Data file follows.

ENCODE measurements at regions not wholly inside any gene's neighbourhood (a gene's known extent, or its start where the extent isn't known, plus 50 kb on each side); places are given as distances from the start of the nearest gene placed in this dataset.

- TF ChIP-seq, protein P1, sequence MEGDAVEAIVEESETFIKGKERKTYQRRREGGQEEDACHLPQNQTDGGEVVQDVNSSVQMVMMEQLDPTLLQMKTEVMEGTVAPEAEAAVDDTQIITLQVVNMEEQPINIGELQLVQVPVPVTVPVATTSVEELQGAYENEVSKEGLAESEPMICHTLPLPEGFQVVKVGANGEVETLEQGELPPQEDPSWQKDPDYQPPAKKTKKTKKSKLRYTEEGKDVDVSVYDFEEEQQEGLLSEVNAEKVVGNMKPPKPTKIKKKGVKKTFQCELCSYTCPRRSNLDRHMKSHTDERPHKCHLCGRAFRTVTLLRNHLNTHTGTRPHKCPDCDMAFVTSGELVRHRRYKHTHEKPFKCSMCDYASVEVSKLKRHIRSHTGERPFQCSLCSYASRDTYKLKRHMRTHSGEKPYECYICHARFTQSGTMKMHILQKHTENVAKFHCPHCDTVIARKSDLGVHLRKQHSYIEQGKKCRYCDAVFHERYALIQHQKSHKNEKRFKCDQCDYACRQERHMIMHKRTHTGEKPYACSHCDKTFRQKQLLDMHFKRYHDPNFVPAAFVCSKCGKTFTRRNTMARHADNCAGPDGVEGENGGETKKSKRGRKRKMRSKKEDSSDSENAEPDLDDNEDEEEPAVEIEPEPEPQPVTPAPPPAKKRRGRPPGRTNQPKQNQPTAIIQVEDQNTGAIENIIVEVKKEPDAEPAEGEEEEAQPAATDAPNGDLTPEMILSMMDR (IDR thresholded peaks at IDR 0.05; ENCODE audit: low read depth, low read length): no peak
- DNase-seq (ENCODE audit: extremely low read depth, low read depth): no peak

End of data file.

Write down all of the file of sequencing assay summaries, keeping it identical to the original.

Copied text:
ENCODE measurements at regions not wholly inside any gene's neighbourhood (a gene's known extent, or its start where the extent isn't known, plus 50 kb on each side); places are given as distances from the start of the nearest gene placed in this dataset.

- TF ChIP-seq, protein P1, sequence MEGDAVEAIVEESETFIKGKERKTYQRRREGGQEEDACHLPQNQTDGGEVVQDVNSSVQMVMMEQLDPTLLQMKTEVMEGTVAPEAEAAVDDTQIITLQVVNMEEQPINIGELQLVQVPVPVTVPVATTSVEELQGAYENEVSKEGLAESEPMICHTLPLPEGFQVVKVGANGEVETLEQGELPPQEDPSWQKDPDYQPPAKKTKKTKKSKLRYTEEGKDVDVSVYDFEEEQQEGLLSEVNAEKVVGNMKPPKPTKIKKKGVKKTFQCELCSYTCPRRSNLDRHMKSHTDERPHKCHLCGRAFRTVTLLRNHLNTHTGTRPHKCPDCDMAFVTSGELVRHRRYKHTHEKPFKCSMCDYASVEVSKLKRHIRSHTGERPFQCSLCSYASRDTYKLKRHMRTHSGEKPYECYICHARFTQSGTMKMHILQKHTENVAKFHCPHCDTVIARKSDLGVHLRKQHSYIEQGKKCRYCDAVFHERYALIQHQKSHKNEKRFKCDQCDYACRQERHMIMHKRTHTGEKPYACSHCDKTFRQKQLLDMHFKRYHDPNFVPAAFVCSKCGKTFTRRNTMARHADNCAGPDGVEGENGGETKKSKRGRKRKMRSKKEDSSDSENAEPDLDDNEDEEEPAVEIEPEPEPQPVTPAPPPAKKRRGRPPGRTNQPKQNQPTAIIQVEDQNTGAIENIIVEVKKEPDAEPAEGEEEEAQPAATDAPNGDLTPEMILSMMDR (IDR thresholded peaks at IDR 0.05; ENCODE audit: low read depth, low read length): no peak
- DNase-seq (ENCODE audit: extremely low read depth, low read depth): no peak